Virus Expert Just Issued This Important BA.2 Update
With the Omicron BA.2 subvariant on the rise in the U.S., what should we be doing to stay safe and prevent the spread of COVID-19? Here's what White House COVID-19 response coordinator Dr. Ashish Jha advises. Read on—and to ensure your health and the health of others, don't miss these Sure Signs You've Already Had COVID.
Why Are COVID Cases Rising?
"I think a major issue driving these increases in cases is BA.2. This subvariant is even more contagious than the original Omicron," says Dr. Jha. "And we saw it fuel case increases across Europe and Israel and elsewhere. And I think that is the major reason we're seeing it happening in the U.S. right now."
What About AT-Home COVID Tests?
"First of all, I'm a huge fan of home tests, right? I think they're great, but that does lead to some undercounting," says Dr. Jha. "But there are other ways that we're monitoring what's going on, right, looking at wastewater data, looking at hospitalizations. There are other metrics we can use, so that we have a sense of how much infection there is in the community."
Are Masks Required In Low-Infection Areas?
"So, first of all, I think, from a historical basis, we are at low infection levels, right? Like, yes, it is true they have gone up, but it's still very, very low. And hospitalizations right now actually are at the lowest point in the pandemic…I think that choosing not to mask up right now is reasonable," says Dr. Jha. "Obviously, if you're in a high-risk setting, obviously, if you're a high-risk person, in those contexts, wearing a mask is always reasonable. And people may make that decision. I think CDC is laying out a broad framework for how to think about it for the broader public."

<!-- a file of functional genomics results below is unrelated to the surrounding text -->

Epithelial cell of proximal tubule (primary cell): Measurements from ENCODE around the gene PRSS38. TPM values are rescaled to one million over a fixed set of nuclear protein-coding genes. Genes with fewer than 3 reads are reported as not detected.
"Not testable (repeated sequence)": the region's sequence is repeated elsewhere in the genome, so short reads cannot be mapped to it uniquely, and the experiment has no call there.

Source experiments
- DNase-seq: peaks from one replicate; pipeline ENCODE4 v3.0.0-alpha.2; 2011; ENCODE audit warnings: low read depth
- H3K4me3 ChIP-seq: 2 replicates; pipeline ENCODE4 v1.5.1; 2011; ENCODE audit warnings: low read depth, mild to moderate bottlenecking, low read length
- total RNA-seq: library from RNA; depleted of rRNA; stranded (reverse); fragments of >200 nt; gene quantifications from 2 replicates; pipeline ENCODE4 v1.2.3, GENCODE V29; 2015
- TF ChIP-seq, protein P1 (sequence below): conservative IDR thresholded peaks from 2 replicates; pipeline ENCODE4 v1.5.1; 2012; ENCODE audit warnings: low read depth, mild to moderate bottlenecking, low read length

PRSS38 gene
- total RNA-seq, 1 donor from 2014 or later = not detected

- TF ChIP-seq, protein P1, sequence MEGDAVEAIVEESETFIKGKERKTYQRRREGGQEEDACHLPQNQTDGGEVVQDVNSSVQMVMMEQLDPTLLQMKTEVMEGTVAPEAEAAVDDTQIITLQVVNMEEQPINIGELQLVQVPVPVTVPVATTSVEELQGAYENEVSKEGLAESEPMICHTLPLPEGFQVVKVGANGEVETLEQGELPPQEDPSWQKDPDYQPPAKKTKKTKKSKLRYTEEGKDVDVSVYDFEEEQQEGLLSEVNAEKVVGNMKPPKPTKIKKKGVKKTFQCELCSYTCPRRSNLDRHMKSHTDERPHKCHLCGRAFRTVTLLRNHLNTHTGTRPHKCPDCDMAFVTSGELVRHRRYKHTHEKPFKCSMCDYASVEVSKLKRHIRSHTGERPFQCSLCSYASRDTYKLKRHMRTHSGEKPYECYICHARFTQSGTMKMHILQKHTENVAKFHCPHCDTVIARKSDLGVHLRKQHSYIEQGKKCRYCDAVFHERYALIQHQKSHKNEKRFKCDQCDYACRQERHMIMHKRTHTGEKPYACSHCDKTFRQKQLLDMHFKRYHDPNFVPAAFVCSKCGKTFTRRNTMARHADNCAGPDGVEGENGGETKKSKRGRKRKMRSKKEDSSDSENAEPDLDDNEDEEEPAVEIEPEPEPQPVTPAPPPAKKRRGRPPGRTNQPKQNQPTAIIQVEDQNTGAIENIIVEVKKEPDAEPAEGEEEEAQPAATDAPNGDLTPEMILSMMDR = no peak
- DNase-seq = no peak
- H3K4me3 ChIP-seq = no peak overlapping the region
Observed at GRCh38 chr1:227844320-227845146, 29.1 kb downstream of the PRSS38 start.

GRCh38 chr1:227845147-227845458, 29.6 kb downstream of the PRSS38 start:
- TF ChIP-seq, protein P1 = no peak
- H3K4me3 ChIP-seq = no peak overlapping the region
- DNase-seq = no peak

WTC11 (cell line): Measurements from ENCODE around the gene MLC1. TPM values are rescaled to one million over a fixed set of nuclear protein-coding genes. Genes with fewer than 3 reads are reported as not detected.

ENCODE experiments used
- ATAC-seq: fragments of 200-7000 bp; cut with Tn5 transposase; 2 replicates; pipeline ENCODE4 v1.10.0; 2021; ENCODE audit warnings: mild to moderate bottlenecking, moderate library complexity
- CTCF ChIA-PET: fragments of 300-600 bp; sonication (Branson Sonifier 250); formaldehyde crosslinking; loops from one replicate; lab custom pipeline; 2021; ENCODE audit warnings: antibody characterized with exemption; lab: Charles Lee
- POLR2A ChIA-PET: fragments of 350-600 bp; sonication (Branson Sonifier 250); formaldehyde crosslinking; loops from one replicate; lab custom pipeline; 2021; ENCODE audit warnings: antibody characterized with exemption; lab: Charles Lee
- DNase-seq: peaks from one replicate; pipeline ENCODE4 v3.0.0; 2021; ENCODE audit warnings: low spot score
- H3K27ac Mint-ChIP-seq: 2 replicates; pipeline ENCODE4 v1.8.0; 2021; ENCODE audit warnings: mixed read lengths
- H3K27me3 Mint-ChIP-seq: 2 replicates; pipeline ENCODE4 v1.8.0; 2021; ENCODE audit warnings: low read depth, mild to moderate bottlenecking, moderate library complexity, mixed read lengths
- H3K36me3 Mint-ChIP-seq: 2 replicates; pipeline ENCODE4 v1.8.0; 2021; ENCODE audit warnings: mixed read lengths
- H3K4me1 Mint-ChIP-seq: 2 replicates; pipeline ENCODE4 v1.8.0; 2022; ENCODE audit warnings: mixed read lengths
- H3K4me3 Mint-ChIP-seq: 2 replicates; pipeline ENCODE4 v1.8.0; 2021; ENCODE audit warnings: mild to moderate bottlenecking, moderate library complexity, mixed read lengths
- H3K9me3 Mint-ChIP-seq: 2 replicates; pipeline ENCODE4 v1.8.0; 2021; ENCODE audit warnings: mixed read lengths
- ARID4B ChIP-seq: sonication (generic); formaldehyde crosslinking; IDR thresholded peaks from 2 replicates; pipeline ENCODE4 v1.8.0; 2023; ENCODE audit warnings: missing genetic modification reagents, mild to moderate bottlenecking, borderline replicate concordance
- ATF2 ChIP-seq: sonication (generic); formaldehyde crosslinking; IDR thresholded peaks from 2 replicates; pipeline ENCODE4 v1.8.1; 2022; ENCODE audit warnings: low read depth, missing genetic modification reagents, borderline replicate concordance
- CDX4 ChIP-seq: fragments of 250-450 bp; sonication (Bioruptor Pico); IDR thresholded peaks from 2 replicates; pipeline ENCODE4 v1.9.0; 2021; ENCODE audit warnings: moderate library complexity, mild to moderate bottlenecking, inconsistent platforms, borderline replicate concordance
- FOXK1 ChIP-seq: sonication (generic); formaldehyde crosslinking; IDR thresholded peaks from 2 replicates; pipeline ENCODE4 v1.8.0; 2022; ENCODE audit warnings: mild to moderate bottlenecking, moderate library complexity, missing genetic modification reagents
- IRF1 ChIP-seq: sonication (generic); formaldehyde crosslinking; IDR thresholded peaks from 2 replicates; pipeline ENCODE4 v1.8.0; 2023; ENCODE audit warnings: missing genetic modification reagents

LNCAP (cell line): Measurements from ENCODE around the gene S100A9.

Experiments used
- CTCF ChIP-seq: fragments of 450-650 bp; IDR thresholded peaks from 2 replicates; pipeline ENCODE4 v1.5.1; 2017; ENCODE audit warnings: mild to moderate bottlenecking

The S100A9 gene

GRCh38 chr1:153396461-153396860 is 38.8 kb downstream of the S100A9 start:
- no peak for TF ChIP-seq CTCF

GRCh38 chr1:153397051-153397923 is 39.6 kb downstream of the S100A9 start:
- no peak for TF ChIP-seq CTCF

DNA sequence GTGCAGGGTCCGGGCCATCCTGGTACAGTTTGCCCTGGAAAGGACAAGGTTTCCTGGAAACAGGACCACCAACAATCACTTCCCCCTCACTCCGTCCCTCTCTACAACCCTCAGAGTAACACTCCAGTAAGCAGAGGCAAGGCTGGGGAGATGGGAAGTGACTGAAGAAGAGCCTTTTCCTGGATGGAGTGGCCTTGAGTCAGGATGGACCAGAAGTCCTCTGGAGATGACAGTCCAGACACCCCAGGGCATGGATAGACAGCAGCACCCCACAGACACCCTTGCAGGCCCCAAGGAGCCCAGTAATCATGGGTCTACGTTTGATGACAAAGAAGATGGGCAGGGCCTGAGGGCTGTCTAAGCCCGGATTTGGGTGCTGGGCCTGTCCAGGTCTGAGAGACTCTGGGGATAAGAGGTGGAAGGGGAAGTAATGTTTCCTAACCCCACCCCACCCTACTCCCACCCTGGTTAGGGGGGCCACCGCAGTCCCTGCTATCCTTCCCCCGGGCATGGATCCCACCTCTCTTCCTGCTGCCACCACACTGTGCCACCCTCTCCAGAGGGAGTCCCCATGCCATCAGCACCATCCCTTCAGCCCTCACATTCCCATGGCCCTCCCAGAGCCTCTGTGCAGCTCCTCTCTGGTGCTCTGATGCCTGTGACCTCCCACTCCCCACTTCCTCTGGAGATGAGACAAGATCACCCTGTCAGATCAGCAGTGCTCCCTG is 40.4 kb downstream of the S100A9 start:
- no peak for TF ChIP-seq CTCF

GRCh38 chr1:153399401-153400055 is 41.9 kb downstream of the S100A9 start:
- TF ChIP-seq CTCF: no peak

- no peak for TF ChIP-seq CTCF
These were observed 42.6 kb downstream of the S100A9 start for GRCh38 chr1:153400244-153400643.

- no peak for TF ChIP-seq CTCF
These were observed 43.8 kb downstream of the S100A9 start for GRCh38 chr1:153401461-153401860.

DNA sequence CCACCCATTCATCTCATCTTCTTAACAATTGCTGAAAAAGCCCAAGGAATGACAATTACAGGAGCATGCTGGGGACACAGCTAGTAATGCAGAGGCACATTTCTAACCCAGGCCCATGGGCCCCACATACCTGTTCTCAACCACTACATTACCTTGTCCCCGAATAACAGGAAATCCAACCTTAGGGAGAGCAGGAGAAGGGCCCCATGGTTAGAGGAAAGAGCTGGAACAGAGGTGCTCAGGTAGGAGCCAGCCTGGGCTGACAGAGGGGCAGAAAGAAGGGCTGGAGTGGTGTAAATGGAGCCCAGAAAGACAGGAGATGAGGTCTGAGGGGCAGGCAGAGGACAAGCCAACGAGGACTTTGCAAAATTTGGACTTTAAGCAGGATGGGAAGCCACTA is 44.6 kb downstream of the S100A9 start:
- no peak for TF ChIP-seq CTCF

Could BA.2 Lead To More Hospitalizations?
"We will have a lot more information, yes, so I think within the next couple of weeks," says Dr. Jha. "Once something becomes dominant, usually about a week or 10 days later, you start getting a pretty good sense of what's happening with hospitalizations. Certainly, by two weeks, I think we will have a much clearer picture."
Is the Fourth Shot Necessary?
"The best data we have on the fourth shot is from Israel," Dr. Jha says. "And the data is actually, I think, quite clear. People over 60 who got a four shot had dramatic reductions, not just in infections, which, of course, matter, but in hospitalizations and deaths, which is the thing we care most about. So I feel like that, based on the data, people over 60 who are four or five months out of their second shot — I mean, out of their third shot, should get that second booster. I think that second booster is going to be protective; 50 to 59, the data is less clear. If you're a higher risk, it makes a lot of sense to me. And I think they should — people 50 to 59 should consider it. But, to me, 60 and over, if you're going to follow the Israeli data, it's clear people clearly benefit from that second booster."
Should Parents Get Their Children Vaccinated?